Spanish Conquest of the Islands


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Spanish Conquest of the Islands

  1. 1. Spanish Conquest of the Islands<br />
  2. 2. The Philippines was not formally organized as a Spanish colony until 1565 when Philip II appointed Miguel Lopez de Legazpi the first Governor-General.<br />Statue of Miguel Lopez de Legazpi.<br />
  3. 3. Legazpi tried every effort to win the trust of the natives.<br />Polytheism was still practiced by Filipinos although some had converted to Islam.<br />
  4. 4. Legaspi sends an expedition under the leadership of Martin de Goiti to Manila. Manila is ruled by Rajah Suliman, whose friendship is won by de Goiti.<br />Rajah Suliman wages war against the Spaniards due to a move by de Goiti which he mistakes for an assault. De Goiti's army defeats Suliman's troops and occupies the town.<br />
  5. 5. PandayPira<br />PandePira acknowledged as the first Filipino metallurgist. He had devised the cannons using a mold of clay and wax which Muslim leader Rajah Suliman used to protect Manila against the invading Spanish troops.<br />
  6. 6. Establishment of Manila as Capital<br />Legaspi establishes his government in Manila and proclaims it the capital of the Philippines, calling it the Insigne y Siempre Leal Ciudad which means "distinguished and ever loyal city".<br />
  7. 7. Manila in 1700’s<br />Coat of Arms<br />
  8. 8. From the beginning of Spanish rule in 1565 to 1821, the Philippines was a dependency of Mexico.<br />The Mexican viceroy, in the name of King of Spain administered the country.<br />After 1821, the Philippines was directly governed from Madrid.<br />
  9. 9. Strategies Implemented by Spain<br />
  10. 10. The Sword and the Cross<br />These two symbols are what constituted the strategies or tactics used by the Spaniards in invading the Philippines. It made the pacification of the natives easier. The cross symbolizes religion while the sword symbolizes force. <br />
  11. 11. The Blood Compact<br />
  12. 12. The Blood Compact<br />Through the blood compact of Magallanes and Kulambo, Magallanes and Humabon, and even Legazpi, Sikatuna and Gala, the natives were enticed. This ritual symbolizes unity and is done by the slashing of the wrist of both parties and drinking the blood of the other fused with wine. The giving of gifts of Spaniards to the datus and their families were also strategies to occupy the Philippines.<br />
  13. 13. Reduccion<br />Reduccion is the centralization of the Filipino community where churches, convents, casa real and plaza complexes can be found. Plazas are where people gather when there are events or celebrations like festivals. By using this system, the Spaniards can easily monitor the movements of Filipinos to prevent protests and to collect the taxes easier. There are also changes in the architectural designs of infrastructures.<br />
  14. 14. Plaza Complex<br />
  15. 15. Divide et Impera (Divide and Rule)<br />In line with reduccion, the people were categorized based on race and religion. For the still rebellious places, entrada was enforced. For those which are not, Spain turned the citizens to soldiers and were made to fight with their fellow Filipinos.<br />
  16. 16. The Encomienda<br />The word “encomienda” comes from the Spanish “encomendar” which means “to entrust.” Ecomienda is a grant of inhabitants living in particular conquered territory which Spain gave to Spanish colonizer as a reward for his services (Zaide)<br />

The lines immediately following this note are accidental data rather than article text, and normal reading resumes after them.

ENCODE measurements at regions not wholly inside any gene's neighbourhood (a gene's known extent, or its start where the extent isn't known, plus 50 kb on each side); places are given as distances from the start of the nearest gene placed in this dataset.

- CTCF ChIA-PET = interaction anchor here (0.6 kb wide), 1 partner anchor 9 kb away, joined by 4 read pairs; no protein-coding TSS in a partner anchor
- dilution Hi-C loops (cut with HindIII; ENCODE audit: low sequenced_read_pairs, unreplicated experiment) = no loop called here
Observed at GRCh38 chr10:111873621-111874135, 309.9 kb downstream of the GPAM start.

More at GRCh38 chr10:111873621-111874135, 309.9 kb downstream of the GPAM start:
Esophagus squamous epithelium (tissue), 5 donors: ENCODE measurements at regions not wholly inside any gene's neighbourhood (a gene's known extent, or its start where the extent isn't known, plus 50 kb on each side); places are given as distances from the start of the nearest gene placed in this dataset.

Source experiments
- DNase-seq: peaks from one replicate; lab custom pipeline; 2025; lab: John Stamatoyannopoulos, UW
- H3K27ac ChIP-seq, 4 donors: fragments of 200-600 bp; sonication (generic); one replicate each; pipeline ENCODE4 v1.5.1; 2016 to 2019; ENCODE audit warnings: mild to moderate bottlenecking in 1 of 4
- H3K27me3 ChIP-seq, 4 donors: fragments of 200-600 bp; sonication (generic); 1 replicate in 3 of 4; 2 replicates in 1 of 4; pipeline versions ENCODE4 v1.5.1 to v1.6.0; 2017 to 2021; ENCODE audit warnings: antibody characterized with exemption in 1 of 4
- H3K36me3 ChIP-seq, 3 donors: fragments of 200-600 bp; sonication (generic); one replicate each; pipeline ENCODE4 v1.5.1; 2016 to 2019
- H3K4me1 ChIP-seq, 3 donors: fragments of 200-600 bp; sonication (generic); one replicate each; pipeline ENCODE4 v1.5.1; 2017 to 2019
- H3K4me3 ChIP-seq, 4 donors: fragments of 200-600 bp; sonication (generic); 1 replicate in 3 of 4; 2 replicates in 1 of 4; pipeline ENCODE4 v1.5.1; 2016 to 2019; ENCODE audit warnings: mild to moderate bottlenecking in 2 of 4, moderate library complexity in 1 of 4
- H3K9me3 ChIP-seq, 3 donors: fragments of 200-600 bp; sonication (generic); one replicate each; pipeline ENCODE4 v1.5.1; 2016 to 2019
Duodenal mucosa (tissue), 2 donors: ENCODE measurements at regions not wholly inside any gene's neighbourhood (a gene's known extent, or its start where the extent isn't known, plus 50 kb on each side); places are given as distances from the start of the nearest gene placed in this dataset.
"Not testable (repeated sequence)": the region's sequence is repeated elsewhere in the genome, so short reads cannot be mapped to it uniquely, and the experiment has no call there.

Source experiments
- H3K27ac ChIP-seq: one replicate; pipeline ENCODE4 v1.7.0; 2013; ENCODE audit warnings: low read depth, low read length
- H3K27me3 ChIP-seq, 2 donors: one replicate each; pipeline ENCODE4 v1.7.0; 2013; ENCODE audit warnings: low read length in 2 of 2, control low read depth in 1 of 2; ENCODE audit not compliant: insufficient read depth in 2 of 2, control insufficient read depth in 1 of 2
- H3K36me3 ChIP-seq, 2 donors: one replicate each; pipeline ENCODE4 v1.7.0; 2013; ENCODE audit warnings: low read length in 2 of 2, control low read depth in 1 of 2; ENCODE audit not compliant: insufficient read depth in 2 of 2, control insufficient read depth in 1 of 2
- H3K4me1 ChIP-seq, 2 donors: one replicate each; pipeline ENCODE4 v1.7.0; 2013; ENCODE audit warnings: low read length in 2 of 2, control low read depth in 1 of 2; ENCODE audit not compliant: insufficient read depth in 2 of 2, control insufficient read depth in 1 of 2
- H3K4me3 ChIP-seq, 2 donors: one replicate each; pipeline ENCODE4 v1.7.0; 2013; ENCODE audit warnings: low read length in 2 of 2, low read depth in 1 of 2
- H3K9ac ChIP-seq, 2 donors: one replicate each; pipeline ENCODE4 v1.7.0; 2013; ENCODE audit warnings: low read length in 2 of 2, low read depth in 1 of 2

17. 17. The encomienda was not a land grant, it was more of an administrative unit to extract tribute<br />
  18. 18. The Tribute<br />In July 26, 1523, King Charles V decreed that Indians who had been pacified should contribute a “moderate amount” in recognition of their vassalage (Cushner 1979). In theory the tribute or tax was collected from the natives in order to defray the costs of colonization and to recognize their vassalage to the king of Spain.<br />
  19. 19. The Political Structure<br />Spain established a centralized colonial government in the Philippines that was composed of a national government and the local governments that administered provinces, cities, towns and municipalities.<br />
  20. 20. Cabeza de Barangay<br />Provinces <br />King<br />Philippines<br />Governor General<br />Spain<br />Towns<br />Gobernadorcillo<br />Barangays<br />Alcalde Mayor<br />Corregimientos<br />Alcaldia-Mayor<br />Political Structure in the Philippines during Spanish Colonization<br />
  21. 21. The Royal Audiencia<br />Apart from its judicial functions, the Royal Audiencia served as an advisory body to the Governor General and had the power to check and a report on his abuses. The Audiencia also audited the expenditures of the colonial government and sent a yearly report to Spain.<br />
  22. 22. The Polo <br />The Polo or forced labor is another Spanish that had created discontent among the Indios during the Spanish times. All men between sixteen and sixty years of age, except chieftains and their elder sons, were required to render labor of various forms for 40 days in the colony. This was instituted in 1580 and reduced to 15 days per year in 1884 (Constantino).<br />
  23. 23. Polo y Servicio<br />
  24. 24. The Bandala<br />In the first half of the 17th century, Governor Sebastian Hurtado de Corcuera begins collecting the bandala from the natives. Bandala is an annual quota of products assigned to the natives for compulsory sale to the government.<br />